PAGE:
Trump, Ryan go public with fight against conservative Freedom Caucus

President Trump took to Twitter on Friday to express his frustration with the House Freedom Caucus, individually calling some members out by name. Trump had counted on the right-wing coalition to support the GOP’s American Health Care Act, which they declined to do on March 24.

House Speaker Paul Ryan (D-Wis.) was unable to secure the votes needed to “repeal and replace” the Affordable Care Act, and ended up pulling the bill at the eleventh hour. The defeat was embarrassing for Trump, who has embraced the label of “deal maker.”

Speaker Ryan is also frustrated with the staunchly conservative Caucus for derailing their own party’s plans to replace Obamacare. The House voted numerous times under former President Obama to repeal the Affordable Care Act, one of the previous administration’s landmark achievements.

Legislation repealing Obamacare was mostly symbolic at the time, but Republicans now control both the White House and Congress, and have a chance to repeal the controversial law. However, party members seem unable to find middle ground on the issue of healthcare.

“I understand the president’s frustration. About 90 percent of our conference is for this bill to repeal and replace Obamacare and about 10 percent are not,” said Ryan. “And that’s not enough to pass a bill.”

Although Ryan is obviously unhappy with his party’s most conservative members, Trump took his frustration a step further by threatening to help other Republican candidates unseat Freedom Caucus members in 2018 midterm elections.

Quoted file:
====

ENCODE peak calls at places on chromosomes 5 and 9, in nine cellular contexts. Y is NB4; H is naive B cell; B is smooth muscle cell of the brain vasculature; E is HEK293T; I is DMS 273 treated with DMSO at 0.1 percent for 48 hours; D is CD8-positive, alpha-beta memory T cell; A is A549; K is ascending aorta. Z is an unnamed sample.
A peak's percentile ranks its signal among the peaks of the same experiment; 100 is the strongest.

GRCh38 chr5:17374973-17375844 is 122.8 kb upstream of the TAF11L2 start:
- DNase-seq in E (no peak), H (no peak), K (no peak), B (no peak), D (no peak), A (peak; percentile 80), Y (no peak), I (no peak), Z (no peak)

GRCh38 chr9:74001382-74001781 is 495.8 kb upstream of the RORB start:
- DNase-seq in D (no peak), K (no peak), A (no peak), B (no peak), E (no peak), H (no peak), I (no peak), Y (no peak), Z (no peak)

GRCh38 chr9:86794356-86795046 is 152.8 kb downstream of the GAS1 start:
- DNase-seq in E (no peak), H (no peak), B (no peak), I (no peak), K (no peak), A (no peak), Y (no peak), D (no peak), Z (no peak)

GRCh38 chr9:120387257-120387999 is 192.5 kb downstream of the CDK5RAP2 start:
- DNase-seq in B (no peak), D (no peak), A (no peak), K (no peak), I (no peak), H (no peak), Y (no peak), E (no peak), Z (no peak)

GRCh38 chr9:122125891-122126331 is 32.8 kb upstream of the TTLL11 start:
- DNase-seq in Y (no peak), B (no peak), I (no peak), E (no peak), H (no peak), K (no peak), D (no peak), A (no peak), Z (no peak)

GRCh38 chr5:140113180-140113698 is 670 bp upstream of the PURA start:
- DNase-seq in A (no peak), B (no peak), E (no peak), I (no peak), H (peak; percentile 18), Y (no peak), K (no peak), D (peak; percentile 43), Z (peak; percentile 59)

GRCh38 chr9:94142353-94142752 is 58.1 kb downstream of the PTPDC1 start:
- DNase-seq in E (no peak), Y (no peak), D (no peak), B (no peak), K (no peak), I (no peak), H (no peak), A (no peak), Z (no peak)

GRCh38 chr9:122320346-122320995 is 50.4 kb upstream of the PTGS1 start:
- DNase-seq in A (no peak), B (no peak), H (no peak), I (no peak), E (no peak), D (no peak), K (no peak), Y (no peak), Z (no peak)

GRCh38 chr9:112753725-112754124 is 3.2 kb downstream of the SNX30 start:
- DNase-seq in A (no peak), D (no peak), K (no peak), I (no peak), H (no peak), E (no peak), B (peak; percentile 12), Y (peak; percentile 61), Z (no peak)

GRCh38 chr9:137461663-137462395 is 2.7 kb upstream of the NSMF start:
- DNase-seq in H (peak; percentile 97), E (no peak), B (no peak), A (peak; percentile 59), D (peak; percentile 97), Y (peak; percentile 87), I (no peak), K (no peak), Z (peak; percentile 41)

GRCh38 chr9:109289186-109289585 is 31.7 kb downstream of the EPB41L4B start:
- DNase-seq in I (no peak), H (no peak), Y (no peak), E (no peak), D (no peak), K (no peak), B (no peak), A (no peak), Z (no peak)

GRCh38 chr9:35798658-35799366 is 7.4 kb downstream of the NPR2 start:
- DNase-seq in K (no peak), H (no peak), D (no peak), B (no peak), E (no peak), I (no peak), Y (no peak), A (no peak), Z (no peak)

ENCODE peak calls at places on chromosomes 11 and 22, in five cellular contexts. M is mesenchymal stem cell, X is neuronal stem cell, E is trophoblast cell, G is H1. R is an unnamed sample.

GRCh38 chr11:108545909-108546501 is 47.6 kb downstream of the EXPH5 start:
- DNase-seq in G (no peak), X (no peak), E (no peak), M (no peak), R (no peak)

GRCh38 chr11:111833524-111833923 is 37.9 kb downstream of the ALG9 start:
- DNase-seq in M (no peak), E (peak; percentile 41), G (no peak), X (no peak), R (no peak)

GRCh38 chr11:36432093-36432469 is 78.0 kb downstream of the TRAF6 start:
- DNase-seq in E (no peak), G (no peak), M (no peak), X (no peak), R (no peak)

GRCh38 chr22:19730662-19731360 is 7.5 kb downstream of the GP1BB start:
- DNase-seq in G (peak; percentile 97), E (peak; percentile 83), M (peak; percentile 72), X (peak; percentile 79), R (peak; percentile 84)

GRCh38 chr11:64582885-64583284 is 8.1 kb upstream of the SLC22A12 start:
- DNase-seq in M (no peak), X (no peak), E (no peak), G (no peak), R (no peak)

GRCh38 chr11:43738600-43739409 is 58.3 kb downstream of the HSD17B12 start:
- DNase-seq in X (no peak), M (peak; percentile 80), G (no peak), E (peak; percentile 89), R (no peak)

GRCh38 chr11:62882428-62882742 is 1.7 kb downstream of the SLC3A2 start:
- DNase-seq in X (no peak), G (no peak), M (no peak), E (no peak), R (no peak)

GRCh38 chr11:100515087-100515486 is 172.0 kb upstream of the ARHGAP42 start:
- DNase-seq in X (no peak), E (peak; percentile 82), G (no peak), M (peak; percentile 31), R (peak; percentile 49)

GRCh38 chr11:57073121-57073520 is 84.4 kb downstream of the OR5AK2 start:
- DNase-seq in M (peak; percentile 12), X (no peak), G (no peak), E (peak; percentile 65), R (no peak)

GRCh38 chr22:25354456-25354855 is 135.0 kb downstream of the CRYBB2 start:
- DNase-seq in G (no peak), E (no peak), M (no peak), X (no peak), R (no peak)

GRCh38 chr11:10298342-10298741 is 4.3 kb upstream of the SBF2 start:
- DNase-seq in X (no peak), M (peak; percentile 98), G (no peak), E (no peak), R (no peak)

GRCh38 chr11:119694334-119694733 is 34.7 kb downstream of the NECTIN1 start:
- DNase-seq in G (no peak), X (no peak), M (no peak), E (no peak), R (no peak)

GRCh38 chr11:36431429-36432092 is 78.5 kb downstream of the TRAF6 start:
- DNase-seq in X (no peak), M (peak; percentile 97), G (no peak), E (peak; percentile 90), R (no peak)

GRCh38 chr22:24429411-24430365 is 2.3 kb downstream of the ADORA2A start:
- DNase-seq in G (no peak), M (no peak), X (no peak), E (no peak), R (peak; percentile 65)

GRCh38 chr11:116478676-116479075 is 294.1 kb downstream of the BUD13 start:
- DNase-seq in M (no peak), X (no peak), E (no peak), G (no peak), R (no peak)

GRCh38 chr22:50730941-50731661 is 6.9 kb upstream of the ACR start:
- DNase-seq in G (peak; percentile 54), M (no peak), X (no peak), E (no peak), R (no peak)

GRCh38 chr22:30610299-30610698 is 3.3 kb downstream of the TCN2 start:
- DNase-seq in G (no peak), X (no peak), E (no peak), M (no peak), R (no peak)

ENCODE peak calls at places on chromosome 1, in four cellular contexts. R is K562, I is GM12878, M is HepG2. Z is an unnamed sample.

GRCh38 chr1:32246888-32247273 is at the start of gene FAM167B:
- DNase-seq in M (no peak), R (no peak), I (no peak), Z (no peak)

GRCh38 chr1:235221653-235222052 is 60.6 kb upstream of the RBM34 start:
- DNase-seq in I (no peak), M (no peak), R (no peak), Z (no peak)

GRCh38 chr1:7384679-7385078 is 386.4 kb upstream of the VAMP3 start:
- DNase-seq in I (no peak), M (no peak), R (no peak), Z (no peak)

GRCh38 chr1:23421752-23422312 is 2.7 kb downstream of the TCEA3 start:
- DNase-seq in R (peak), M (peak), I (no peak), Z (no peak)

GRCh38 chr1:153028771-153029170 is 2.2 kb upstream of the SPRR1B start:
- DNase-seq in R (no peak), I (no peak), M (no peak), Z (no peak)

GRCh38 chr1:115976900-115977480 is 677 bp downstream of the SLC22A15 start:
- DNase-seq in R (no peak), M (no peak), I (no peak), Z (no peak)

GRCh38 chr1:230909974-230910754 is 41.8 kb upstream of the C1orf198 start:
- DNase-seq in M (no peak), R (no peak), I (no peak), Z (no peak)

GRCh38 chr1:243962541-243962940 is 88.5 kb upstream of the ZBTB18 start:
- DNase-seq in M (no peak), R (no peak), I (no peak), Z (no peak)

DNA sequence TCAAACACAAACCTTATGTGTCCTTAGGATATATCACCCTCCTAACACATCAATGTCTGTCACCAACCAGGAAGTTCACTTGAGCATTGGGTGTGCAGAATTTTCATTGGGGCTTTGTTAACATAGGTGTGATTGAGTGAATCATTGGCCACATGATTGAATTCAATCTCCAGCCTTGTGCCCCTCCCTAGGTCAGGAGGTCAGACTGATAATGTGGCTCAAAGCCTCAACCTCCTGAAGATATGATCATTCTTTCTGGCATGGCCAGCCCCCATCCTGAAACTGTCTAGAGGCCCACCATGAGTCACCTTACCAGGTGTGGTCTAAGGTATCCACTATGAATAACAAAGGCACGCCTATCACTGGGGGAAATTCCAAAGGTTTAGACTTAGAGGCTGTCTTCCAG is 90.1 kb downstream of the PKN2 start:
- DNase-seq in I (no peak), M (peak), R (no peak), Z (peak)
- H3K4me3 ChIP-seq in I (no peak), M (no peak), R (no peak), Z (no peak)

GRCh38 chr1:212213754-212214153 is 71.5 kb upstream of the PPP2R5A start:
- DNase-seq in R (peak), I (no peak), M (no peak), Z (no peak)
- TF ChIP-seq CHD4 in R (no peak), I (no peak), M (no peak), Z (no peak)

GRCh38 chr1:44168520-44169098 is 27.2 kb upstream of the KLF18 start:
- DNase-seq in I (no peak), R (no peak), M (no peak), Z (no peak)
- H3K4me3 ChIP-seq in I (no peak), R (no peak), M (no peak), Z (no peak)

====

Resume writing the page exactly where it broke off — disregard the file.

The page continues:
Although bickering among party members is common, it is unusual for a president to directly threaten a sitting congressperson’s seat.

Caucus member, Rep. Trent Franks (R-Ariz.), seemed unconcerned after hearing of Trump’s threat.

“If a primary challenger would serve the country better than me, then I’m certainly willing to entertain that,” Franks said. “If somebody can get to the right of me in the primary, God bless him.”

Ryan choose to go a different route and instead told members of the Caucus that if they were unwillingly to work with their own party, then he would start attempting to make inroads with House Democrats in order to write and pass legislation.

How willing Democrats are to work across the aisle is still up in the air.


[Washington Post] [CNN] [Roll Call] [Photo courtesy AP via Breitbart]